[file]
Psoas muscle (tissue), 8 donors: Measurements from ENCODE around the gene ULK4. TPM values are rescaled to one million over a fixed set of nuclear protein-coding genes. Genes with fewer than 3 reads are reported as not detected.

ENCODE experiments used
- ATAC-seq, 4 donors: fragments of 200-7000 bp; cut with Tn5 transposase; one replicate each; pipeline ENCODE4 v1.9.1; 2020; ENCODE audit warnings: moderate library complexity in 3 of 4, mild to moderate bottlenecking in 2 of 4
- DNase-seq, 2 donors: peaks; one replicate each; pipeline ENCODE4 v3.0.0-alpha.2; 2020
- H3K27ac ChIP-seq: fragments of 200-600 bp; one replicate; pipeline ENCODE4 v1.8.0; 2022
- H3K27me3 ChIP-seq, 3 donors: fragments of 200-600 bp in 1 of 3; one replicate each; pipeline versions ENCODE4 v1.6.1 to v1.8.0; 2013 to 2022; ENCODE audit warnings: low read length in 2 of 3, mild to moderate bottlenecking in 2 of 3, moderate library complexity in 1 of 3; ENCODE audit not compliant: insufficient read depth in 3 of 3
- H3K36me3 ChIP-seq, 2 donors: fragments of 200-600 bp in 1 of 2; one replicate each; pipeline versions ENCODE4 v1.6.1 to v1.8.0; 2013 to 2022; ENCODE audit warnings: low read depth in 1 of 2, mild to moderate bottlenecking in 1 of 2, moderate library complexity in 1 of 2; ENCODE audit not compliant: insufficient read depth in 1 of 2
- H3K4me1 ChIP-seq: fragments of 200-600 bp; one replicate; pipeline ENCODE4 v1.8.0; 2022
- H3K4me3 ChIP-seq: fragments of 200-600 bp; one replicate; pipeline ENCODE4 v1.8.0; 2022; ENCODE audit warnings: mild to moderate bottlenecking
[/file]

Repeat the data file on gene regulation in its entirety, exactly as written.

Psoas muscle (tissue), 8 donors: Measurements from ENCODE around the gene ULK4. TPM values are rescaled to one million over a fixed set of nuclear protein-coding genes. Genes with fewer than 3 reads are reported as not detected.

ENCODE experiments used
- ATAC-seq, 4 donors: fragments of 200-7000 bp; cut with Tn5 transposase; one replicate each; pipeline ENCODE4 v1.9.1; 2020; ENCODE audit warnings: moderate library complexity in 3 of 4, mild to moderate bottlenecking in 2 of 4
- DNase-seq, 2 donors: peaks; one replicate each; pipeline ENCODE4 v3.0.0-alpha.2; 2020
- H3K27ac ChIP-seq: fragments of 200-600 bp; one replicate; pipeline ENCODE4 v1.8.0; 2022
- H3K27me3 ChIP-seq, 3 donors: fragments of 200-600 bp in 1 of 3; one replicate each; pipeline versions ENCODE4 v1.6.1 to v1.8.0; 2013 to 2022; ENCODE audit warnings: low read length in 2 of 3, mild to moderate bottlenecking in 2 of 3, moderate library complexity in 1 of 3; ENCODE audit not compliant: insufficient read depth in 3 of 3
- H3K36me3 ChIP-seq, 2 donors: fragments of 200-600 bp in 1 of 2; one replicate each; pipeline versions ENCODE4 v1.6.1 to v1.8.0; 2013 to 2022; ENCODE audit warnings: low read depth in 1 of 2, mild to moderate bottlenecking in 1 of 2, moderate library complexity in 1 of 2; ENCODE audit not compliant: insufficient read depth in 1 of 2
- H3K4me1 ChIP-seq: fragments of 200-600 bp; one replicate; pipeline ENCODE4 v1.8.0; 2022
- H3K4me3 ChIP-seq: fragments of 200-600 bp; one replicate; pipeline ENCODE4 v1.8.0; 2022; ENCODE audit warnings: mild to moderate bottlenecking